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Lunar Prospector: Against All Odds

[ Part 1 | Part 2 | Part 3 | Part 4 | Epilogue | Appendices ]

Images are all approximately 50kb in size so please be patient.

+ Figures 3-1 through 3-6

Figure 3-1, in Chapter 3-15: The triangular prism shaped, graphite epoxy, load bearing, main structure of the Lunar Prospector Spacecraft. The Lockheed technician is starting the process of very precisely measuring the structure in preparation for the beginning of the assembly of the spacecraft. The two large holes in the upper part of each side panel of the structure were cut out to make room for the (three) large fuel tanks that were too large to fit inside the load bearing structure. The smaller hole near the bottom of each side panel is where one of the three science instrument boom canisters would eventually be attached to the load bearing structure. The circular aluminum boss attached to the upper part of vertical longeron in the foreground is the external part of one of three such bosses (the internal side of another boss can be seen through the tank cutout, attached to the inner side of a vertical longeron, to the far right of the load bearing structure), which were the front attachment points for the three fuel tanks. Seen through the tank cutout, immediately to the right of the boss on the longeron in the foreground, are two of the three legs of the inverted tripod, the apex of which held three slip bearings that were the attachment points, for the backsides of the fuel tanks. The aluminum structure attached at the bottom of the longeron in the foreground is one of the three “feet”, or attachment points that were used to attach the spacecraft to the Trans-Lunar Injection Stage by means of three explosive bolts (Lockheed Martin photograph). View image

Figure 3-2, in Chapter 3-18: The Lunar Prospector load bearing structure in the hydraulic apparatus that was used to do the static testing of the structure. The static tests were conducted to determine how much the load bearing structure would deform under the loads of the Athena II rocket launch (Lockheed Martin photograph). View image

Figure 3-3, in Chapter 3-24: One of the three propellant tanks, wired with its thermostat, thermisters and heaters, seen temporarily mounted in the load bearing structure during a clearance test. The front of the tank is bolted to the boss on the longeron of the load bearing structure (see Figure 3-1) to the left in the picture and the back of the tank (to the right in the picture) is held in a slip bearing mounted on the inverted tripod at the center on the load bearing structure (Lockheed Martin photograph). View image

Figure 3-4, in Chapter 3-24: A propellant tank all dressed up and ready to go. Here a propellant tank is seen wrapped in its thermal blanket, mounted by its tank boss to a work stand. The nipple at the (in this photograph) top of the tank was to slide into a slip bearing on the inverted tripod in the center of the load bearing structure in order to support the back of the tank. The nipple and slide bearing allowed the tank to be firmly held, while still allowing the tank to expand and contract as the pressure in the tank went up to 450 psi during the fuelling and as the pressure dropped to 150 psi, as the fuel was used up during the mission (Lockheed Martin photograph). View image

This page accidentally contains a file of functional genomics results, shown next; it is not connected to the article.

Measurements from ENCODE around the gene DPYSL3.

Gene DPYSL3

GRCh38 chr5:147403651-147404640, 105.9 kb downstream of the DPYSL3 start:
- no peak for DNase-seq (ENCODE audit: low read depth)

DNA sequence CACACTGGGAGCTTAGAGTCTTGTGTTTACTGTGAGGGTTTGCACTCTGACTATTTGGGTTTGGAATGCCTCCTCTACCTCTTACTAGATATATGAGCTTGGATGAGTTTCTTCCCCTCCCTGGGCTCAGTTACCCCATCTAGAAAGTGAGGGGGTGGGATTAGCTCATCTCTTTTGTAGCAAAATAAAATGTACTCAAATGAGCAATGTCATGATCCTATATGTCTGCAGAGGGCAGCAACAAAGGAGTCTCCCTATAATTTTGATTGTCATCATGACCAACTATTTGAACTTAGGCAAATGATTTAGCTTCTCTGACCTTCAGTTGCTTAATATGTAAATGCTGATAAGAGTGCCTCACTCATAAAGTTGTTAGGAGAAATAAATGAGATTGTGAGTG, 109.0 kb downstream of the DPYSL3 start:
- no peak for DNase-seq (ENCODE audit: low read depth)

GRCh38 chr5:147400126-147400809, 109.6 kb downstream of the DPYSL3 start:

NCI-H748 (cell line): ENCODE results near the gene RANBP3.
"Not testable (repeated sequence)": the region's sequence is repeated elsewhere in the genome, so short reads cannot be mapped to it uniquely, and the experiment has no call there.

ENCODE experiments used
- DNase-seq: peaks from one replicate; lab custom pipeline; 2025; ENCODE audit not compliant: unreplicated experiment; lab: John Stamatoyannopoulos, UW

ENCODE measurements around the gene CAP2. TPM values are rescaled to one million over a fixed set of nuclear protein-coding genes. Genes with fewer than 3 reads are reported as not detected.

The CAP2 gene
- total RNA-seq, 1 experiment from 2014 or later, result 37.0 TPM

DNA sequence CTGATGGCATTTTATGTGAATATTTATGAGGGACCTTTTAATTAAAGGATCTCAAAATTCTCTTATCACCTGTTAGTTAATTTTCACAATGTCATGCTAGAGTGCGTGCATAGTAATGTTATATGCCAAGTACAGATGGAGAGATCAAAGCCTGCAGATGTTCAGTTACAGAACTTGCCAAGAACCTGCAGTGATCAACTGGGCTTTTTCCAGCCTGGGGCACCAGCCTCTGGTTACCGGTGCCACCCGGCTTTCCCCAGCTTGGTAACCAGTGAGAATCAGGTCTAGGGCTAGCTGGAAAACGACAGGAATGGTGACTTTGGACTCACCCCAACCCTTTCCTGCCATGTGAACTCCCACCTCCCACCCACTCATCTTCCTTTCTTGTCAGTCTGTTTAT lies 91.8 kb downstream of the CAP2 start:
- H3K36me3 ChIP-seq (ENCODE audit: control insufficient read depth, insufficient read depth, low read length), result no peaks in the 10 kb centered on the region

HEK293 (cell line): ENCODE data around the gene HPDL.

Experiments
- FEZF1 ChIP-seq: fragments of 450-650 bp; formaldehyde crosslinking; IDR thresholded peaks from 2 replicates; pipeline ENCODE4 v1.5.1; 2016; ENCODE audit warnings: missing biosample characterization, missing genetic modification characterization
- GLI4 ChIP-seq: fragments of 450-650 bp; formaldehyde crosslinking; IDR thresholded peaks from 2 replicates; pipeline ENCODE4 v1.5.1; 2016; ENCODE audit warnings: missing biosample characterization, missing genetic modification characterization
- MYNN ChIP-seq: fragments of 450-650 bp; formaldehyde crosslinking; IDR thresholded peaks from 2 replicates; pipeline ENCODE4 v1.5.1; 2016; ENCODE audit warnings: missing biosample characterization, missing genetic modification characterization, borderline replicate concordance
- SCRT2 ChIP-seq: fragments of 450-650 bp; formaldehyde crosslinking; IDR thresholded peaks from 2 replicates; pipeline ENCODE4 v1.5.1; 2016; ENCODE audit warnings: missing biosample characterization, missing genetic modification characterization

Figure 3-5, in Chapter 3-21: The Lunar Prospector Spacecraft, with aluminum blocks mounted on and in it, which simulated the masses of the science instruments and their booms on the lower sides of the structure and those of the antennas and the various electronic units (all on top of the structure), is seen here attached by its three “feet” to the Trans-Lunar Injection (TLI) Stage casing by three explosive bolt, awaiting the drop test. A crane suspends the entire stack, i.e., Lunar Prospector and the TLI Stage, about 10-cm above a thick foam pad. The test was conducted to determine if the spacecraft and TLI Stage casing would separate cleanly when the explosive bolts were blown after the TLI burn. The foam pad was there to absorb the shock of the falling TLI Stage casing, preventing any damage to it and preventing the TLI Stage casing from bouncing back up and hitting the spacecraft, both of which were, of course, flight hardware (we did not have expensive engineering test spacecraft to used during the testing, as is usually the case in more costly programs) (Lockheed Martin photograph). View image

Figure 3-6, in Chapter 3-22: The Lunar Prospector Spacecraft and its Trans-Lunar Injection Stage mounted on the shaker, in preparation for the vibration tests. In addition to the aluminum blocks that simulated masses of the various electronic units, antennas and science instruments and their booms (as discussed in the caption of Figure 3-5), one (out of three) solar panel simulator is clearly seen on the left side of the spacecraft structure (Lockheed Martin photograph). View image

+ Figures 3-7 through 3-12

Figure 3-7, in Chapter 3-29: The Lunar Prospector Spacecraft just after the completion of its wiring. Missing still are the science instrument booms and their canisters, that were yet to be mounted on the aluminum disks towards the bottom of the side panels and the solar array panels that would be mounted on the spacecraft much later in the integration and test phases of the program (Lockheed Martin photograph). View image